Parents kidnapped Belarusian journalist asking the Netherlands to press

The parents of the Belarusian journalist Roman Protasevich are seriously concerned about the fate of their son, who was arrested after his flight was diverted through Minsk. From their hometown of Warsaw, where they fled from Lukashenkos regime, they fear for his mental and physical health.

The Polish capital Warsaw is the center of Lukashenko-critical Belarusians in exile. From there, they try to give help to protesters who have been abused by the regime.

The critical journalist Roman Protasevich also lives in Warsaw, just like his parents. โ€œMy last contact with my son is on May 22,โ€ says his mother. โ€œWe just did each other.โ€

According to her, they were talking about โ€œordinary things โ€œlike questions about the holiday. That was the last normal conversation. โ€œOn May 23, when I was appreying Roman in the morning about how he was and what he was going to do that day, he stopped responding.โ€


That same afternoon, they read a disturbing message on social media. โ€œA plane on its way to Vilnius would have a bomb on board. Right through my head the panic that my son was in that plane.โ€

A day later, they see their son for the first time. In a video, from Belarus. They think they can tell from his face that hes been tortured. โ€œThey want him to lose his militancy through long interrogations,โ€ says his father. โ€œAnd that he can no longer think logically and confess guilt.โ€

They also want to put pressure on them, the parents, according to him. โ€œBecause if you dont know whats happening to your loved ones, its horrible. And for so long.โ€

His parents immediately understand why their son was brought to Belarus with such a major operation. โ€œThats very simple: because hes never afraid to tell the truth. Because he brought the news and let us, the Belarusian people, witness how many people went out to the streets.โ€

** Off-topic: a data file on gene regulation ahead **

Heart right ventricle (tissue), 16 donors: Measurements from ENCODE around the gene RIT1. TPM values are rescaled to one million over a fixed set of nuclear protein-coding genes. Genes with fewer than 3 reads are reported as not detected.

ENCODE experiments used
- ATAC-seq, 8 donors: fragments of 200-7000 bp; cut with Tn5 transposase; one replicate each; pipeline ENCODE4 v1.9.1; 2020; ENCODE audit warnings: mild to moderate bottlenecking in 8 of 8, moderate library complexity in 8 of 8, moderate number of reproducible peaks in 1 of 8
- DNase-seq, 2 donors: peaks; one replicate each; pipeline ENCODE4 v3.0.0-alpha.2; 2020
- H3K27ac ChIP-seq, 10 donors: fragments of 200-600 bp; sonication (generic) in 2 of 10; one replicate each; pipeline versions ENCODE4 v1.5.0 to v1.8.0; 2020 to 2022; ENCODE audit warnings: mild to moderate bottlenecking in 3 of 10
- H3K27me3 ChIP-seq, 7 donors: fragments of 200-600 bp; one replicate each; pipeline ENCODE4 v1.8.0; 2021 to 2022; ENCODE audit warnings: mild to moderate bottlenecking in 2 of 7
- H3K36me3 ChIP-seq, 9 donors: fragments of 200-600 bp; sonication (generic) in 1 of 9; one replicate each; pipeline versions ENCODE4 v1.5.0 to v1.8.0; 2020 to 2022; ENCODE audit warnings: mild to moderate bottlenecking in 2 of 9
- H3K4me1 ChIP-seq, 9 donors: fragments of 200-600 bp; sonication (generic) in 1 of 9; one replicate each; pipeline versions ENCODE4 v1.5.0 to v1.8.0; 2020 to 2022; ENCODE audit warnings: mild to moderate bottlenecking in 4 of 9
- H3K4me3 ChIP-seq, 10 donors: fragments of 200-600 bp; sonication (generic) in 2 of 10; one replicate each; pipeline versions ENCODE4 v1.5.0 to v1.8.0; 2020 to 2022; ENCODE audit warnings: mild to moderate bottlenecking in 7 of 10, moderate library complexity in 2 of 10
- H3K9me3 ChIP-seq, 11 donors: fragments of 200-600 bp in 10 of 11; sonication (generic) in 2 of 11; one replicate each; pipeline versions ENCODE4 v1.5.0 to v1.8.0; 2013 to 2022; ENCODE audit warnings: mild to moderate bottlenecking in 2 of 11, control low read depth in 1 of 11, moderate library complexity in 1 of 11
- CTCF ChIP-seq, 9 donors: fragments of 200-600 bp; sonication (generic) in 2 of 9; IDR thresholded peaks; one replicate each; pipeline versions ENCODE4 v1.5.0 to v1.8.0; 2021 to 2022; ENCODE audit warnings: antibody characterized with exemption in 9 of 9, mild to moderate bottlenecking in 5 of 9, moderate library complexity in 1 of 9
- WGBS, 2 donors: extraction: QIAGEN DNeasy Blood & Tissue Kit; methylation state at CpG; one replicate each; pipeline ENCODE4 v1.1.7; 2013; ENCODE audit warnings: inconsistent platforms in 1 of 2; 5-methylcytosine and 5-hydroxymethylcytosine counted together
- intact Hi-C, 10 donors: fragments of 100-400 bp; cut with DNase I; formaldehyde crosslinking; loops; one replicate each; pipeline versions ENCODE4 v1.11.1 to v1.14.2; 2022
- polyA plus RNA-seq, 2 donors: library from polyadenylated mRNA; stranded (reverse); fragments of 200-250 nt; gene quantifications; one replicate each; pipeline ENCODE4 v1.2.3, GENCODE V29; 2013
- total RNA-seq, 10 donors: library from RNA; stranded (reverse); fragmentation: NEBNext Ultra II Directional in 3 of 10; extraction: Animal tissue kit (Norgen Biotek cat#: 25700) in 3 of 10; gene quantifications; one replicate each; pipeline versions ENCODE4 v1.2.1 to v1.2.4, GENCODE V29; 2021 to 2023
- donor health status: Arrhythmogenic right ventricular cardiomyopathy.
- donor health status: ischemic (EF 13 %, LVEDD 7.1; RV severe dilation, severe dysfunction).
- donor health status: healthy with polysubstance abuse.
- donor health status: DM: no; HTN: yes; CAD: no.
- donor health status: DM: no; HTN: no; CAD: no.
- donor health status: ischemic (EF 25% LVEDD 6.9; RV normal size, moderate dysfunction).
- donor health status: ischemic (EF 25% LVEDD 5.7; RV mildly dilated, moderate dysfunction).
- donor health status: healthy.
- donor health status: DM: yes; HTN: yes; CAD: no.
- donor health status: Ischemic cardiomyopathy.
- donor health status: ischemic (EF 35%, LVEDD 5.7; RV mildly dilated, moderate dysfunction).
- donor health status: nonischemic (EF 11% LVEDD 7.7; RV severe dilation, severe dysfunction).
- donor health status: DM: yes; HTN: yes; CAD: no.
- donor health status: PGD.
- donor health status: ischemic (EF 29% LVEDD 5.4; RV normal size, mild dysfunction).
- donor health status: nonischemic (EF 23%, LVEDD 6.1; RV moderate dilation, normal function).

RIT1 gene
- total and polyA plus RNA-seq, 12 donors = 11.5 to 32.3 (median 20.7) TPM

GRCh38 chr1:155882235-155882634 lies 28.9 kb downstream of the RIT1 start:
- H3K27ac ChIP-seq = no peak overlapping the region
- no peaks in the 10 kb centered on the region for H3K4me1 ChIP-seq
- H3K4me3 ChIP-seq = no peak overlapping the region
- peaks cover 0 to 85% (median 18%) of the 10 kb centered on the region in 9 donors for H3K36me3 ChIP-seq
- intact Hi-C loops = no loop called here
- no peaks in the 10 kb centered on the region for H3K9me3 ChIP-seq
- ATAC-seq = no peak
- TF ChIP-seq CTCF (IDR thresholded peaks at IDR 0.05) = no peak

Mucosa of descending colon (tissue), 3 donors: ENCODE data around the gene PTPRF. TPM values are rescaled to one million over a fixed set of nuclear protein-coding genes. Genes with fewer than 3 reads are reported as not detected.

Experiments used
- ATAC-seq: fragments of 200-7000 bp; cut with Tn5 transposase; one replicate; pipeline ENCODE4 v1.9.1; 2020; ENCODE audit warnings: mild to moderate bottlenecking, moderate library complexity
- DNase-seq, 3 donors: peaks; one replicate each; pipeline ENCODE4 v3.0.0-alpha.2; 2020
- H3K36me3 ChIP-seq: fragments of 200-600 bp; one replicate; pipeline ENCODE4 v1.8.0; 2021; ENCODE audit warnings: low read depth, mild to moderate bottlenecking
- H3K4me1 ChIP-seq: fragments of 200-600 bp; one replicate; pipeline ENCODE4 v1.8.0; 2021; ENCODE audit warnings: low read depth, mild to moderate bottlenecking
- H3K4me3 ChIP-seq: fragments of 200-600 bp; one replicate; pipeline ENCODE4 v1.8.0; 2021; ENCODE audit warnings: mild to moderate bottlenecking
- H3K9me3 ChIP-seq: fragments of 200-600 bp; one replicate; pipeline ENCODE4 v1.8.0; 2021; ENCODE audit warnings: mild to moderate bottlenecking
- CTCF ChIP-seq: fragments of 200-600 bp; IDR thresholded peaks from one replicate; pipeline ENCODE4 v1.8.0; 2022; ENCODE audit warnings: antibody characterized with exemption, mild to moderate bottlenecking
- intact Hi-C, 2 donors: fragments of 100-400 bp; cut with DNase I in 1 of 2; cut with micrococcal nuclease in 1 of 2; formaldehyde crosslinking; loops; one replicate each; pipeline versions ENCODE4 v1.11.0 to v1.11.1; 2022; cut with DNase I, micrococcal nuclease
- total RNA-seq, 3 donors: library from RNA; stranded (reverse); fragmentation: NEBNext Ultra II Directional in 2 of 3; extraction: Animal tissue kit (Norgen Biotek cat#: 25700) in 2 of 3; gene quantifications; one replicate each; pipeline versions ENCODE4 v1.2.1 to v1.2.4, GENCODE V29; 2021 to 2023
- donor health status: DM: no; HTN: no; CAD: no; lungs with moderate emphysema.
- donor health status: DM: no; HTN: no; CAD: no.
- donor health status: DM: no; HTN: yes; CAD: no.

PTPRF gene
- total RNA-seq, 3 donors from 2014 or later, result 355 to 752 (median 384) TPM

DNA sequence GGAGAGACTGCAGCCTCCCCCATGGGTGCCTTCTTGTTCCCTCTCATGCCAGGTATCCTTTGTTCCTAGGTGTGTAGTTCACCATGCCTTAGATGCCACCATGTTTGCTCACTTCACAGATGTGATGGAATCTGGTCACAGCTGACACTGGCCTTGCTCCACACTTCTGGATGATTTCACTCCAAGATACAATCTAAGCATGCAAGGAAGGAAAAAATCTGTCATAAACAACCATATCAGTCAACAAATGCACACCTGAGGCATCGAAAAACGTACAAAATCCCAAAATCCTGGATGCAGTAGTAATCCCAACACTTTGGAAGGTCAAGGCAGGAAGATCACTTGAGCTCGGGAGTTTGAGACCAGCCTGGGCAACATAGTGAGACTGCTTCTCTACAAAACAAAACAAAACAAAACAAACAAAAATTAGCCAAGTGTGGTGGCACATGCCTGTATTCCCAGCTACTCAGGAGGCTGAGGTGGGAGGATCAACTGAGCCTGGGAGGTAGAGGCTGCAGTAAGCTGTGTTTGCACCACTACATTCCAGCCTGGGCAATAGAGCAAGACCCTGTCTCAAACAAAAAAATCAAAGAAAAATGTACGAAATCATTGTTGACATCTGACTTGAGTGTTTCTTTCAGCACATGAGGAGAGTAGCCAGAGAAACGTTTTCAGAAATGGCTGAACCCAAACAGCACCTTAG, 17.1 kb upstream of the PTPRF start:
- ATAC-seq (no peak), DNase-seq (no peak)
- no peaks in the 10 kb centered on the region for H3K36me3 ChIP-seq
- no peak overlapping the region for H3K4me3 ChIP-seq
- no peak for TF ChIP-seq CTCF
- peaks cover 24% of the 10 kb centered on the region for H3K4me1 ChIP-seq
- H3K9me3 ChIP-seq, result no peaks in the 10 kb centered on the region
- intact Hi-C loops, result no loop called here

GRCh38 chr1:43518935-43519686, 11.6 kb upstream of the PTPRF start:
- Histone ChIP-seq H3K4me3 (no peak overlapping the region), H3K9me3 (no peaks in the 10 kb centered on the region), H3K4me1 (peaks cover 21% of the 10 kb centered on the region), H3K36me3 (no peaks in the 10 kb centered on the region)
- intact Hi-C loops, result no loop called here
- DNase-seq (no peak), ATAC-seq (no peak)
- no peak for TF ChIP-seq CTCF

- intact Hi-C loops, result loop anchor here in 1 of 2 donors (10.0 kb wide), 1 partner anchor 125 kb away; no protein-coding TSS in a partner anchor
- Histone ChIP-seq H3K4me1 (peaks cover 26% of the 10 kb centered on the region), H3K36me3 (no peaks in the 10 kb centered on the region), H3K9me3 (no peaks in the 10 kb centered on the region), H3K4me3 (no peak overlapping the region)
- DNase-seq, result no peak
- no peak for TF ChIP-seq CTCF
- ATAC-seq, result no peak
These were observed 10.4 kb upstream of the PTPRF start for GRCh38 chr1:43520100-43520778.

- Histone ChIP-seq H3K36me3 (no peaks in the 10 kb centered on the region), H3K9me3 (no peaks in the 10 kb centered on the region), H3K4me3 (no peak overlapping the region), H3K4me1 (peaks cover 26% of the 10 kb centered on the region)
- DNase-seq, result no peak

Despite their worries, they are also proud:

The parents hope that the Netherlands will increase the pressure on the Belarusian regime to get their son out soon. โ€œEvery moment hes behind bars can have terrible consequences,โ€ says his mother. โ€œIts a huge threat. Thats what were afraid of.โ€

Relationship between Putin and Lukashenko greatly deteriorated

Bob Deen is an expert in Eastern Europe at Clingendael Institute and closely follows the meeting between Putin and Lukashenko. He points out how the relationship between the two leaders has been strongly cooled over the past few years.

โ€œ Lukashenko prefers to eat in two ways,โ€ he says to Nieuwsuur. โ€œTrade with the EU, cooperation with Russia. But lately he has not been able to do it well on both sides.โ€

The once-seated autocrat has overplayed his hand, says Deen. โ€œMake no mistake, Lukashenko is a smart man. But starting last year, he seems to have started making mistakes. Corona was greatly underestimated by him. Nor did he see the opposition leader Tikhanovskaya as a great danger. That was an error of judgment.โ€

Moreover, if Lukashenko is forced to leave the field for someone else, that is not necessarily good news for the EU at all, according to Dane. โ€œThe opposition in the country is, to a large extent, pro-Russia. The protests are not pro-EU at all, as in Ukraine, but purely anti-Lukashenko.โ€

Moreover, he considers that Lukashenko is not likely to leave the field in the short term. โ€œBut the fact that he has to step aside for someone else in the longer term is increasingly plausible.โ€